Early on, engineers at the ride-sharing company designed an algorithm to maximize revenue by matching driver supply and customer demand. The algorithm looked at all the possible combinations of riders and drivers and picked the combination that would maximize revenue based on the ride being requested, where the driver was located, and all of the system dynamics.3 Then, as engineers began using AI to test other ways to maximize revenue, one model discovered that optimizing conversion rates — the percentage of times a user actually ordered a ride after opening the app — would deliver more ride requests in the future. More ride requests meant measurably more revenue than what resulted from the company’s former emphasis on matching supply and demand. Combining the best human insights with the computing prowess of machine learning, the company improved on a key strategic metric.
The company continued to use its method for matching drivers and customers, but its approach to maximizing revenue now included efforts to increase ride orders after users opened the app. It improved app usability, ran marketing campaigns to increase ride orders, and set new KPIs for ride orders. The company’s choice of measurement tools — such as machine learning — preceded its choice of metrics, not the other way around.
Developing, connecting, and pursuing a blend of analytically sourced and executive-determined measures represents a fundamentally new organizing principle for aligning behaviors with strategy. This approach, what I call predictive alignment, offers a fresh perspective on the changing nature of strategic measurement and aligning organizational behaviors with strategy. In what follows, I discuss several examples of predictive alignment, illustrate how this approach contrasts with traditional alignment approaches, and recommend several practical steps about how to advance predictive alignment in your organization.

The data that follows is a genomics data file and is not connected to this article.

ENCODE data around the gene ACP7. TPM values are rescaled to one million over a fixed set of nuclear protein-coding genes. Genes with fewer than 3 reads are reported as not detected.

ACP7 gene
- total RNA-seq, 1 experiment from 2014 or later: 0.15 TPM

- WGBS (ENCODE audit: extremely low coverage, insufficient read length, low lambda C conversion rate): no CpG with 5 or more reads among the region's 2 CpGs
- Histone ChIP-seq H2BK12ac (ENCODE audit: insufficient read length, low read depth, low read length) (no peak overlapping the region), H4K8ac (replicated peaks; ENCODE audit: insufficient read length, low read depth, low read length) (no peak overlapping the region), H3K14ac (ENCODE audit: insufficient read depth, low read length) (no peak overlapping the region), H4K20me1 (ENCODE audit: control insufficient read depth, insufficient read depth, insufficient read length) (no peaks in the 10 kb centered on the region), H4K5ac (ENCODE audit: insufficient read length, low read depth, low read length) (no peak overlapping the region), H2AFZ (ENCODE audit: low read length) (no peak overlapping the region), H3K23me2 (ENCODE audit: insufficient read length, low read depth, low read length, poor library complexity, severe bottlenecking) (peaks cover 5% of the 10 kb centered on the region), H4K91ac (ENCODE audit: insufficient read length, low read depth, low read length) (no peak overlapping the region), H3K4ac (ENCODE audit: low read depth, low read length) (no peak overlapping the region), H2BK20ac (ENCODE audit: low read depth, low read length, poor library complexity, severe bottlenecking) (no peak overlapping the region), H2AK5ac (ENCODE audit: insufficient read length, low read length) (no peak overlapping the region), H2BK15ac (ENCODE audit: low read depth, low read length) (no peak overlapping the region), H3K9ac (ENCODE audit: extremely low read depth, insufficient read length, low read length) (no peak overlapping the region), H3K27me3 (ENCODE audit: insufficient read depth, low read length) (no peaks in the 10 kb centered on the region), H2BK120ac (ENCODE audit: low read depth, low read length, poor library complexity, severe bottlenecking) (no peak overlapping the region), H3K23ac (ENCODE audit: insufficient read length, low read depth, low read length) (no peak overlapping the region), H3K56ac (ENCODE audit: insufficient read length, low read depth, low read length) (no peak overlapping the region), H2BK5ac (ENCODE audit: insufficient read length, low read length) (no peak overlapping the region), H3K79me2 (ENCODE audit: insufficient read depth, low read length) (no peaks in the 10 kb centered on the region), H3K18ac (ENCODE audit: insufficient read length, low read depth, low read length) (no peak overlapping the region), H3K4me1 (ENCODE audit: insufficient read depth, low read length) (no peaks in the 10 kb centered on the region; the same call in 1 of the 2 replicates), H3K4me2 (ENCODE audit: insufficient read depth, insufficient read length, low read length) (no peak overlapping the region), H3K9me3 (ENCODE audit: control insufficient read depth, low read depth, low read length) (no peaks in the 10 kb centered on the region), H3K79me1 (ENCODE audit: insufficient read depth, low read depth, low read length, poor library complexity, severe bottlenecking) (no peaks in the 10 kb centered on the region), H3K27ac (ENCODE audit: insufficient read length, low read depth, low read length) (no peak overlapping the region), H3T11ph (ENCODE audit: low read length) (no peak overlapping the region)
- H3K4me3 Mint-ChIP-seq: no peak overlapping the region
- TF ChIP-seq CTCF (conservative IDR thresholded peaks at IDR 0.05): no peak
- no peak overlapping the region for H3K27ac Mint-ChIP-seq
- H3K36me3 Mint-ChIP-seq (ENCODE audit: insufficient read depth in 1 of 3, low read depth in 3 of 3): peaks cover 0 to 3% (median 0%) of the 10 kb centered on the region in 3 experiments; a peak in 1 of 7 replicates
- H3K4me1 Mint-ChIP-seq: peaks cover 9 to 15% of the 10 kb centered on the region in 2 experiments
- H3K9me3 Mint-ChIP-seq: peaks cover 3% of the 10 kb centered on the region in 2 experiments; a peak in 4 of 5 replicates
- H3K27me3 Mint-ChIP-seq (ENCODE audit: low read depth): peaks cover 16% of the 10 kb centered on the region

Predictive Analytics Fuels Predictive Alignment
Predictive analytics can help identify new leading indicators of future customer behavior. With these new indicators, new perspectives on customer behavior become possible, enabling new ways to create value for customers and businesses alike. It can transform what business performance looks like. At Experian, the credit reporting agency, executives recognized that customer conversion — a traditional metric in its business — had become less effective at predicting desirable outcomes. Under the aegis of the chief marketing and revenue officer, the company began using predictive analytics to establish a new set of metrics for consumer intent, engagement, and loyalty.
While many Experian reporting mechanisms continued to measure conversion rates for transactions and orders, none of the new metrics pointed to a dollar amount or count orders. Adding these metrics required a fundamental change to the company’s culture. One executive told us that the company spent two years changing the culture from one that was chiefly transaction-oriented to one that focused on understanding consumer intent and consumer values. This shift prompted a new set of questions: How often do people come back? When they come back, what features do they use? How often do they lock and unlock their credit reports? The answers to these questions enabled Experian to prioritize investments among various features. The shift also transformed the role of analytics in the strategic measurement process from one that simply reported on lagging indicators to one that also discovered (and defined) leading indicators, such as customer engagement scores.